Updated: Feb 28
Sorry there wasn't a blog post last month but Happy Easter and I can't believe April is almost at an end - where is the time going?!
I haven't had a lot of time this month, so this post won't be as long as some of my previous blogs, but I thought I'd offer a quick look at an element of the Roman military that can often get overlooked in media and popular culture. The Auxilia.
The auxilia had been a concept since the Republic and aided the legions through providing additional weapons, skills and fighting tactics that were not routine to the legions (Webster, 1969). Generals upon facing an enemy, if impressed with their fighting style or skill, would, on occasion, readily integrate them into the army such as the Gallic and Moorish horsemen. The auxilia, though, were not legionaries and thus were not equipped in the same way as the citizen soldiers (Goldsworthy, 2003). This knowledge along with material evidence can lead to the assumption that not only were auxilia not represented as ‘Roman’ soldiers but rather their military dress and equipment allowed them to retain a form of cultural identity within the army.
The majority of auxilia were foot soldiers and whose equipment was varied and, as some would argue, simpler in design particularly helmets as less detailed or decorative helmets discovered have often been attributed to auxiliaries (Goldsworthy, 2003). Although many depictions show auxilia with a gladius and a facale such as on Trajan’s Column; these are the only ‘Romanised’ features. The cultural identity is in design and appearance. Auxilia infantryman carried an oval, flat shield and a spear (Hasta) like those seen on Trajan’s column and a relief found at Mainz. Decoration on the shield varied incredibly unlike the uniformed design of the legionary Scuta (Webster, 1969). It may be that the variety of decoration allowed the individual to present a tribal or cultural symbol. There is also variation in the appearance of auxilia cavalry. Moorish cavalry also appear on Trajan’s column and are represented with a hairstyle that was a characteristically African style (Webster, 1969. 143). This African style could be seen as an attempt of presenting a cultural or regional identity through style and not equipment design.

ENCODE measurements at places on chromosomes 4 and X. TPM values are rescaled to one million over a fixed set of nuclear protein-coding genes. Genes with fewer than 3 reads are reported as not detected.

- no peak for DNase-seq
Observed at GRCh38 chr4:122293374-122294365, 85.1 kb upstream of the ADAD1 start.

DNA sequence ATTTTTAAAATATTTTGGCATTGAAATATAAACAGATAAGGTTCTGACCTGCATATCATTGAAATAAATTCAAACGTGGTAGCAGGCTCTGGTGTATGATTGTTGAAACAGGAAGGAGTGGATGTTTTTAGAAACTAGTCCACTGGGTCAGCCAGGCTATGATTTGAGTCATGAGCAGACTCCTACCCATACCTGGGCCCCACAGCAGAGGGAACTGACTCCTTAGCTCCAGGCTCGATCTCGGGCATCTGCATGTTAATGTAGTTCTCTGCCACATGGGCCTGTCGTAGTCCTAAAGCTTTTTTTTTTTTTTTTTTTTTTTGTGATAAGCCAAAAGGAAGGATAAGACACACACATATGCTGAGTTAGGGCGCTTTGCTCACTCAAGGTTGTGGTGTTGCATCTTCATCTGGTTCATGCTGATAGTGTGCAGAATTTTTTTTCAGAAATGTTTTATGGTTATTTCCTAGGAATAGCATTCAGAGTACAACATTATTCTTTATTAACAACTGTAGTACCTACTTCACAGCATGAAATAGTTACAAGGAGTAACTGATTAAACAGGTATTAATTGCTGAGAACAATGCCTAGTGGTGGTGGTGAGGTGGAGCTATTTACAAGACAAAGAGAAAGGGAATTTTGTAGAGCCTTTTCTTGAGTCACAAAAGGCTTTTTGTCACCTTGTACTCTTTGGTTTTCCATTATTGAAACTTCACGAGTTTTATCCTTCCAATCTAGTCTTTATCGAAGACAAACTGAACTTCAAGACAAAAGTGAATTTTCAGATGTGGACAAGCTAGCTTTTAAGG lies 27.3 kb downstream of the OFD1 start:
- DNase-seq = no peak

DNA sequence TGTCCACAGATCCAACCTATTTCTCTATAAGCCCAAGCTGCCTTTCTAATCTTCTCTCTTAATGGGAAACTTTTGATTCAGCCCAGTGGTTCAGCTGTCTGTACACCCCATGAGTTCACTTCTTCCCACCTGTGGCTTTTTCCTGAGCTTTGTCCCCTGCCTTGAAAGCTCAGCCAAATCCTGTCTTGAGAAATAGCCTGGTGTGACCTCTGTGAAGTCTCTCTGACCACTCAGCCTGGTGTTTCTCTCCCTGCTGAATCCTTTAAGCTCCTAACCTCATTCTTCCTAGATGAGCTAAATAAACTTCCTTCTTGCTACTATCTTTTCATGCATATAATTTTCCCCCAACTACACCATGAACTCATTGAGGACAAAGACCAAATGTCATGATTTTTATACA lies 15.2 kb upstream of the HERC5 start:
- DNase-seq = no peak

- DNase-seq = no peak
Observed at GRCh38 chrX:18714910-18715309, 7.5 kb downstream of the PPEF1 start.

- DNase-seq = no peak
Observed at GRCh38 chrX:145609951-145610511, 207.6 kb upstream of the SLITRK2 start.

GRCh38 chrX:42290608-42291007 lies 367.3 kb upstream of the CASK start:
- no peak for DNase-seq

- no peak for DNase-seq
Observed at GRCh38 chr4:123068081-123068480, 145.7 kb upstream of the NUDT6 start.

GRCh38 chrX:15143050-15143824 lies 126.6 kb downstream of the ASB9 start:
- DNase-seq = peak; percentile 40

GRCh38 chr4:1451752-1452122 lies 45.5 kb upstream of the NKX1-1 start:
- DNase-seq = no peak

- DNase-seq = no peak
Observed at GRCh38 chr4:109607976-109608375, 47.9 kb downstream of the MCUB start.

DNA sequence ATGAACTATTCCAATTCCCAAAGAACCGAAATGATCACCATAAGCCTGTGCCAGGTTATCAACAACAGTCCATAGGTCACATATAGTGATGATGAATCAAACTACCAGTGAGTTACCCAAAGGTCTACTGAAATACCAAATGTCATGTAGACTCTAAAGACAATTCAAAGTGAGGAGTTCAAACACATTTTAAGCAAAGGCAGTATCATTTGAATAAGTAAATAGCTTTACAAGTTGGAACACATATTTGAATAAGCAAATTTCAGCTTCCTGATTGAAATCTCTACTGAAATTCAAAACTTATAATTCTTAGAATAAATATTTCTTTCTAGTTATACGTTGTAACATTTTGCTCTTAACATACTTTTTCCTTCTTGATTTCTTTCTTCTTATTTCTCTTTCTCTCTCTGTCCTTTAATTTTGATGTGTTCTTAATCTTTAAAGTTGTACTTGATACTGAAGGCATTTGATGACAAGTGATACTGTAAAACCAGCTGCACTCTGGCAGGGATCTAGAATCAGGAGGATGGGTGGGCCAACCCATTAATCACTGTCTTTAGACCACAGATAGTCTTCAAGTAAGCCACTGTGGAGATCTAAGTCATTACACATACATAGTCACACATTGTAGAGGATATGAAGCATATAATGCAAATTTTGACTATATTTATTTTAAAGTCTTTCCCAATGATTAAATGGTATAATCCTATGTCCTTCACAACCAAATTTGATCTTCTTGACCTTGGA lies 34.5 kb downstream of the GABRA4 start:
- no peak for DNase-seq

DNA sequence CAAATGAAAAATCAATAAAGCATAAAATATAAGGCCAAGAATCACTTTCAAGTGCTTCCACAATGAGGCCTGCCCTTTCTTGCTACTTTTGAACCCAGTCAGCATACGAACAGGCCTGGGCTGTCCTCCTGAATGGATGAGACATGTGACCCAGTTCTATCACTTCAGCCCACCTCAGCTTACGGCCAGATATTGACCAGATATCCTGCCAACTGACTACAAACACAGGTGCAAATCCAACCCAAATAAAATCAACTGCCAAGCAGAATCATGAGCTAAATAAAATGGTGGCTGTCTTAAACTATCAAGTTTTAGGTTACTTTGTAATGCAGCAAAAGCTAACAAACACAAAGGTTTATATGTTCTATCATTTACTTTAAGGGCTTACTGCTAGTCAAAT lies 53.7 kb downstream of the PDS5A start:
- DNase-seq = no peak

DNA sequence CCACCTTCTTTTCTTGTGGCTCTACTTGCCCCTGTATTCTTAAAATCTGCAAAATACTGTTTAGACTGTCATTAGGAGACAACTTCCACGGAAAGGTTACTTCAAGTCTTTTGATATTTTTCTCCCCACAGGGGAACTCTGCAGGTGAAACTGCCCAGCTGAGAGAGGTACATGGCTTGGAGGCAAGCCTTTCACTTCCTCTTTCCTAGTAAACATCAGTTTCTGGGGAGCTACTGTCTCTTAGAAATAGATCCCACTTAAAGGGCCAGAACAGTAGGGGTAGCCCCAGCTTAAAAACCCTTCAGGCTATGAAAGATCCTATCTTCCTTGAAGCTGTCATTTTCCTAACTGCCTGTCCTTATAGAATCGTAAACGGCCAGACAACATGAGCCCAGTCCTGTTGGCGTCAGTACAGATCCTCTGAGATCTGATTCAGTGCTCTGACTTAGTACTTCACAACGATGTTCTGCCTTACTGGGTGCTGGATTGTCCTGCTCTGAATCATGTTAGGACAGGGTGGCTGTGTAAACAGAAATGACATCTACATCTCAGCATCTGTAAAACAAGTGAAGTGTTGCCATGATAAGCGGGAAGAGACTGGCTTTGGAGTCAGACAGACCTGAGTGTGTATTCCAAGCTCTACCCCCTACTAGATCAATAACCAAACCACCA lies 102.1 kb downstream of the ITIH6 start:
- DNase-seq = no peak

Archers were one of the most numerous forms of auxilia whose clothing, based on material evidence, shows an eastern style (Goldworthy, 2003). Depictions on Trajan’s Column shows archers in long robes that were associated with the East and the image of an archer on a tombstone found at Hadrian’s wall, although only in a tunic, still has the same design helmet and bow. Even without patterns, the design alone gives the archers a unique appearance and possibly identifies the culture they were recruited from.
Through the use of equipment design such as shield patterns and symbols and through native dress and styles it is possible to assume that these features allowed men of the auxilia to retain a part of their cultural identity even though they have been assimilated into the army of Rome. The diversity of the army across the empire also meant that particular native features of the auxilia could travel and reach the universal. For example the Batavians, when recruited into the auxilia, were used on the Rhine and in Britain (Woolf. 1998). It was not just Batavians who were present in Britain either as the auxilia was drawn from a variety of different provinces and cultures, for example, Thracians were present in Britain also (Cool. 2006).
I hope you enjoyed this little snippet into the incredibly important factor or the Rome's military might, and I hope to expand on this in a later blog. I'm sorry again that it's not as extensive as some of my others. We have some fantastic Auxilia of our own in the group; if you are at one of our shows and spot them (they do look different to our normal troops), then do come and say hi and they can tell you all you need to know about one of Rome's greatest military conceptions!
Until then, as always, valete.